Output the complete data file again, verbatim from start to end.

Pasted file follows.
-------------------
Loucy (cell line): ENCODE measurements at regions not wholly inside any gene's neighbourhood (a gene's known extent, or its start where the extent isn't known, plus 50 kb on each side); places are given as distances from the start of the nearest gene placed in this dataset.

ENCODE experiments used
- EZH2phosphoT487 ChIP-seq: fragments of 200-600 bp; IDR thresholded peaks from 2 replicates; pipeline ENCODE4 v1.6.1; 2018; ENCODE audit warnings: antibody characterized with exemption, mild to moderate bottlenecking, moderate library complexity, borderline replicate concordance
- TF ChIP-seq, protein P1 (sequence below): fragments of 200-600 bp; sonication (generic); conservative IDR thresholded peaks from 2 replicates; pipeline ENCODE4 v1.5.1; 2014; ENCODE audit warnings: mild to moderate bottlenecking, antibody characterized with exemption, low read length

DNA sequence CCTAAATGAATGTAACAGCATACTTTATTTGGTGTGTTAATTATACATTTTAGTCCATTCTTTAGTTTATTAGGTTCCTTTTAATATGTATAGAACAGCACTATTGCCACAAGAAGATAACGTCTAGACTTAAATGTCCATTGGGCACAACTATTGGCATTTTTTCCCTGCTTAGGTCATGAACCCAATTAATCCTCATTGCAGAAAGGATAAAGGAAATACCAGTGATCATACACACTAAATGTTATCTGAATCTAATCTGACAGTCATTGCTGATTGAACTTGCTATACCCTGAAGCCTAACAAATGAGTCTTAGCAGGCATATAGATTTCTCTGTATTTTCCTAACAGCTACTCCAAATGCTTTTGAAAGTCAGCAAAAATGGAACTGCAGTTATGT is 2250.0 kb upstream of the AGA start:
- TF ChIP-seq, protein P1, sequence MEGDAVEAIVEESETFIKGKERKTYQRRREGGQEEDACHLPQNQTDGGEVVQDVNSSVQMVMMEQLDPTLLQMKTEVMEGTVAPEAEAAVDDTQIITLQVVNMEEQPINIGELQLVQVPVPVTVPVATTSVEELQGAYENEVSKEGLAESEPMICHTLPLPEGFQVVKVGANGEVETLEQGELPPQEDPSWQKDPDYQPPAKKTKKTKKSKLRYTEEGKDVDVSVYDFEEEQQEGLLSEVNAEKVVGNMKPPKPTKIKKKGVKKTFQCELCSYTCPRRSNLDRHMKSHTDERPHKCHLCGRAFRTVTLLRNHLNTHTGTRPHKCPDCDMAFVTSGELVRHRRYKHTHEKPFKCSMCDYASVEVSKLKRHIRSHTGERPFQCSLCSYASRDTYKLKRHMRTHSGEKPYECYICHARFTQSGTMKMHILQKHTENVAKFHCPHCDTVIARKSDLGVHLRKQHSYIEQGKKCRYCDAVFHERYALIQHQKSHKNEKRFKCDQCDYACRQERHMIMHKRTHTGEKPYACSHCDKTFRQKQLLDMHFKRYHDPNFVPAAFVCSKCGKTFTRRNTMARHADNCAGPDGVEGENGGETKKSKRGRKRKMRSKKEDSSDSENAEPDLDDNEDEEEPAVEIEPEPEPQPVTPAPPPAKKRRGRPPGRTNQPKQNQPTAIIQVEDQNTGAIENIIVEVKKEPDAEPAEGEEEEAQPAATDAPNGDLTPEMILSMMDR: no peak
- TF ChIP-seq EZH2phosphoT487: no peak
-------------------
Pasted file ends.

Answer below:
Loucy (cell line): ENCODE measurements at regions not wholly inside any gene's neighbourhood (a gene's known extent, or its start where the extent isn't known, plus 50 kb on each side); places are given as distances from the start of the nearest gene placed in this dataset.

ENCODE experiments used
- EZH2phosphoT487 ChIP-seq: fragments of 200-600 bp; IDR thresholded peaks from 2 replicates; pipeline ENCODE4 v1.6.1; 2018; ENCODE audit warnings: antibody characterized with exemption, mild to moderate bottlenecking, moderate library complexity, borderline replicate concordance
- TF ChIP-seq, protein P1 (sequence below): fragments of 200-600 bp; sonication (generic); conservative IDR thresholded peaks from 2 replicates; pipeline ENCODE4 v1.5.1; 2014; ENCODE audit warnings: mild to moderate bottlenecking, antibody characterized with exemption, low read length

DNA sequence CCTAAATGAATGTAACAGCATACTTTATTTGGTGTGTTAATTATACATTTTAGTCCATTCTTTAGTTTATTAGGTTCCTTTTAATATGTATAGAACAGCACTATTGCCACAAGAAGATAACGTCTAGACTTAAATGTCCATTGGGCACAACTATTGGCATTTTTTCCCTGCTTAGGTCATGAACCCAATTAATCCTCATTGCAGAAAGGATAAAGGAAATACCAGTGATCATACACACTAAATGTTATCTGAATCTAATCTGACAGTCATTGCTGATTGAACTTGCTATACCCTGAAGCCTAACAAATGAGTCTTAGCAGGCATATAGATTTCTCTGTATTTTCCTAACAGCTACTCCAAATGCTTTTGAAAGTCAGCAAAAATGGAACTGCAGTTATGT is 2250.0 kb upstream of the AGA start:
- TF ChIP-seq, protein P1, sequence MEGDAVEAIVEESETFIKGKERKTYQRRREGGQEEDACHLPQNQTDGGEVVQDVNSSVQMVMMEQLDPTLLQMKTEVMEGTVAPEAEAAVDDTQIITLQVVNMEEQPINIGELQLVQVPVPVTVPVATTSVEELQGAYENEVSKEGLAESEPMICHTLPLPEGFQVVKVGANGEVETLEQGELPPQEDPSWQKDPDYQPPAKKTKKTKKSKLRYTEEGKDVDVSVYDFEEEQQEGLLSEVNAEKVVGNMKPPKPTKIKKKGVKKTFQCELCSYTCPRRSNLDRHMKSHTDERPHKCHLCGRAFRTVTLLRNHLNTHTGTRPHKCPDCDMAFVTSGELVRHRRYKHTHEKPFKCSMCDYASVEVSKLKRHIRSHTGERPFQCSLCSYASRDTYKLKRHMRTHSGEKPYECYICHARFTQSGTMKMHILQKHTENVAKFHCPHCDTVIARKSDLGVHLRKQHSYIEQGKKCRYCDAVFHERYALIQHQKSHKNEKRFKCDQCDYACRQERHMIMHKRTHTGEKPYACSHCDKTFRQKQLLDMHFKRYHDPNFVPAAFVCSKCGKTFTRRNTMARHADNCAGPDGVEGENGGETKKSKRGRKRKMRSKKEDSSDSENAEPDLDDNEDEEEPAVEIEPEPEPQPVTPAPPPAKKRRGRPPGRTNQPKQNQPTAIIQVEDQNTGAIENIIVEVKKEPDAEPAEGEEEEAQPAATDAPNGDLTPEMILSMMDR: no peak
- TF ChIP-seq EZH2phosphoT487: no peak